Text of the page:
Up to 80 per cent of HIV positive people on treatment show resistance to one or more of their drugs, according to Graham Allaway of Panacos Pharmaceuticals in Gaithersburg, Maryland, which is developing PA-457. Panacos hopes to begin trials this month to test how well the drug works in patients whose existing drug regimes are failing.
PA-457 aims to overcome this resistance by attacking HIV on new front. Many existing drugs work by blocking reverse transcriptase, an enzyme that enables HIV to replicate within cell. Others disable protease, which helps to assemble the virus into particles that infect other cells.
Recent experiments in collaboration with Michael Sakalian and his colleagues at the University of Oklahoma Health Sciences Center in Oklahoma City have shown that PA-457 works in a different way. It attacks HIV by disrupting formation of a conical shield, called the capsid protein, which stores and protects the RNA heart of the HIV particles as they bud out from infected cells.
The latest research, in which the virus was examined under a microscope, shows that the drug binds to the capsid protein at acrucial stage in its manufacture (Journal of Virology, vol 80, p 5716). Normally, the capsid protein is clipped apart from a major structural protein called the gag protein, and is then assembled into a cone. PA-457 stops it being clipped off, causing it to form a leaky sphere that leaves the core RNA exposed (see Diagram, left). This cripples the virus, preventing it from infecting any other cells once it buds out from the host.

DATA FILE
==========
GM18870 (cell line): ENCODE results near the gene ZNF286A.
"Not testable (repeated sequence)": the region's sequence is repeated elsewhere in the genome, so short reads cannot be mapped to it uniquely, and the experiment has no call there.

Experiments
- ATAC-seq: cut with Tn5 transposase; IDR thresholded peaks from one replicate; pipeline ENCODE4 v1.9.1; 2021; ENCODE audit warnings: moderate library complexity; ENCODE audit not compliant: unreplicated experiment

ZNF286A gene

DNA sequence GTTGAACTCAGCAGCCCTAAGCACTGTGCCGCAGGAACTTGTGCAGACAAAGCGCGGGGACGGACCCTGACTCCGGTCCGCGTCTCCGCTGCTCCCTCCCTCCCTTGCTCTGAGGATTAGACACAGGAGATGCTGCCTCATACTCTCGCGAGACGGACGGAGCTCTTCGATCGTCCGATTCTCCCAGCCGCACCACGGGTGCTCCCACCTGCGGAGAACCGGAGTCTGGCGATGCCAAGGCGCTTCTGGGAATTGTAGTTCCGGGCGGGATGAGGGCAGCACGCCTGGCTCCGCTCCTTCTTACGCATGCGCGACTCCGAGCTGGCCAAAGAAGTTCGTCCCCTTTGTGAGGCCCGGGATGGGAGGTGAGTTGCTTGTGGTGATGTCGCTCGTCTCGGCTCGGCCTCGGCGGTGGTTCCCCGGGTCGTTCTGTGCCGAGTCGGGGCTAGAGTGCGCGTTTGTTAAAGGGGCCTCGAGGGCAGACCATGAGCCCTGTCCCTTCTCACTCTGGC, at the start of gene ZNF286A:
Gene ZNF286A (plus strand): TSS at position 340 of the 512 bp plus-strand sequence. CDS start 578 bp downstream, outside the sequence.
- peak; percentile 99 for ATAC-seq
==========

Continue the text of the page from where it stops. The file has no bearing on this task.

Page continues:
Previous lab experiments on infected human cells have shown that the drug defeats strains of HIV which are resistant to other anti-HIV drugs. A small human trial of the drug, reported last August, showed that when given on its own it rapidly clears most HIV from the blood, driving down the levels tenfold in a matter of hours.
The trial planned for this month is intended to discover how the drug performs as part of a combination treatment with other anti-HIV drugs, which is a more realistic situation. Fortyeight patients whose existing drug regimes are failing will receive either PA-457 or a placebo in addition to their standard drugs. There are plans to try the drug along with new regimes tailored to individual patients, though Allaway warns that larger trials are needed and PA-457 will not reach the market until 2009 at the earliest.
Other HIV researchers are also enthusiastic about PA-457. "It's a truly novel new class of drugs, and I really support their development," says Charles Boucher of the University Hospital Utrecht in the Netherlands. "If [PA-457] turns out to be non-toxic, easy to use and not to select for resistance, it will find good use," he says.